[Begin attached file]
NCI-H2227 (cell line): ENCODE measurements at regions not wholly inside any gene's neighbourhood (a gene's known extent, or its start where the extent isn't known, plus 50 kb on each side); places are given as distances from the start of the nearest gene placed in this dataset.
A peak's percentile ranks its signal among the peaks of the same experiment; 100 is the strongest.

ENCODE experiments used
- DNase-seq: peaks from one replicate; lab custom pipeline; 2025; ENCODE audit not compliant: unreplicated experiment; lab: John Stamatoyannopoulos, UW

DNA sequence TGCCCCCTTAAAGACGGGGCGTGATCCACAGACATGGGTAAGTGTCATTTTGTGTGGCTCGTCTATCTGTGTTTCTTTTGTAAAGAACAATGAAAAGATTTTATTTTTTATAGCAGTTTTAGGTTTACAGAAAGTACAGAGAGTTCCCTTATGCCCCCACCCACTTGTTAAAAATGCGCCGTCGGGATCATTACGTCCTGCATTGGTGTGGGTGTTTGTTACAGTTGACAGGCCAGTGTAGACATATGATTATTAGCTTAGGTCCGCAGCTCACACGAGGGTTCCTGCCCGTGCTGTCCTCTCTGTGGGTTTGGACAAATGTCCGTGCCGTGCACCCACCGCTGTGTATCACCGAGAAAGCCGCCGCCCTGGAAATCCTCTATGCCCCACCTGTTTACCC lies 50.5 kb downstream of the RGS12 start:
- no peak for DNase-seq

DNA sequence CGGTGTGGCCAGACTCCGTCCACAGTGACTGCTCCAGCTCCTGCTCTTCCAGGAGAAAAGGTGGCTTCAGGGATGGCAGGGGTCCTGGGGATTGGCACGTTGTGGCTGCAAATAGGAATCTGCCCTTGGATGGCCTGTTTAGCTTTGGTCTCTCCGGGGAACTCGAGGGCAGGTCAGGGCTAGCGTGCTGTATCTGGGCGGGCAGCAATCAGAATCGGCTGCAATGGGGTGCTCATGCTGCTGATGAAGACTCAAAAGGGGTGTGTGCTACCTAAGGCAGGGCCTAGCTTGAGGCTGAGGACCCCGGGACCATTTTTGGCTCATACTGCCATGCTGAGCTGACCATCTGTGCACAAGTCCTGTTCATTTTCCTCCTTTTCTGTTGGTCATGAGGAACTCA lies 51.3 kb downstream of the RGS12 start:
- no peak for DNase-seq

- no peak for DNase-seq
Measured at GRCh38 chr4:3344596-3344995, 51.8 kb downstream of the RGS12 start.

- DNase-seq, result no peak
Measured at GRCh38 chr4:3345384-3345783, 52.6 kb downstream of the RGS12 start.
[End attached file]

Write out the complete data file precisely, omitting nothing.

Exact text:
NCI-H2227 (cell line): ENCODE measurements at regions not wholly inside any gene's neighbourhood (a gene's known extent, or its start where the extent isn't known, plus 50 kb on each side); places are given as distances from the start of the nearest gene placed in this dataset.
A peak's percentile ranks its signal among the peaks of the same experiment; 100 is the strongest.

ENCODE experiments used
- DNase-seq: peaks from one replicate; lab custom pipeline; 2025; ENCODE audit not compliant: unreplicated experiment; lab: John Stamatoyannopoulos, UW

DNA sequence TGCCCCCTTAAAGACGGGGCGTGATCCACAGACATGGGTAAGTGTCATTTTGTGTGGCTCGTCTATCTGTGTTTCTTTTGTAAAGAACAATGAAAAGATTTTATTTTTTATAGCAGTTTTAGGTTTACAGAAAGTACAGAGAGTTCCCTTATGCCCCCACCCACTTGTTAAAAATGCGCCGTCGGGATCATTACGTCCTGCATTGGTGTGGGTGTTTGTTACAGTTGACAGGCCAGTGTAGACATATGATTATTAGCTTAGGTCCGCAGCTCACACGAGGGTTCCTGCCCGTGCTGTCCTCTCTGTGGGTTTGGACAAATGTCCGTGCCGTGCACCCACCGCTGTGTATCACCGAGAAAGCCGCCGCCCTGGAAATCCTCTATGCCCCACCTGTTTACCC lies 50.5 kb downstream of the RGS12 start:
- no peak for DNase-seq

DNA sequence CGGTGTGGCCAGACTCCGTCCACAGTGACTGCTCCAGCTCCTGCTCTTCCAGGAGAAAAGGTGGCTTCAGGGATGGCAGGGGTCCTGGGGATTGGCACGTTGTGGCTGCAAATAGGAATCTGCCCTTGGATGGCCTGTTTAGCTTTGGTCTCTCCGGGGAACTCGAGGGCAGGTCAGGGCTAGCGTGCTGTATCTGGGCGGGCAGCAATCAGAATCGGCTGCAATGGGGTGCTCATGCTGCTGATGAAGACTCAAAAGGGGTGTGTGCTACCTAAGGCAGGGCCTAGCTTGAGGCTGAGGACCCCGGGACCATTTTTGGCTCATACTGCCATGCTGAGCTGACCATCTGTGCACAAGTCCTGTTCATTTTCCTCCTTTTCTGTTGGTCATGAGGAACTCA lies 51.3 kb downstream of the RGS12 start:
- no peak for DNase-seq

- no peak for DNase-seq
Measured at GRCh38 chr4:3344596-3344995, 51.8 kb downstream of the RGS12 start.

- DNase-seq, result no peak
Measured at GRCh38 chr4:3345384-3345783, 52.6 kb downstream of the RGS12 start.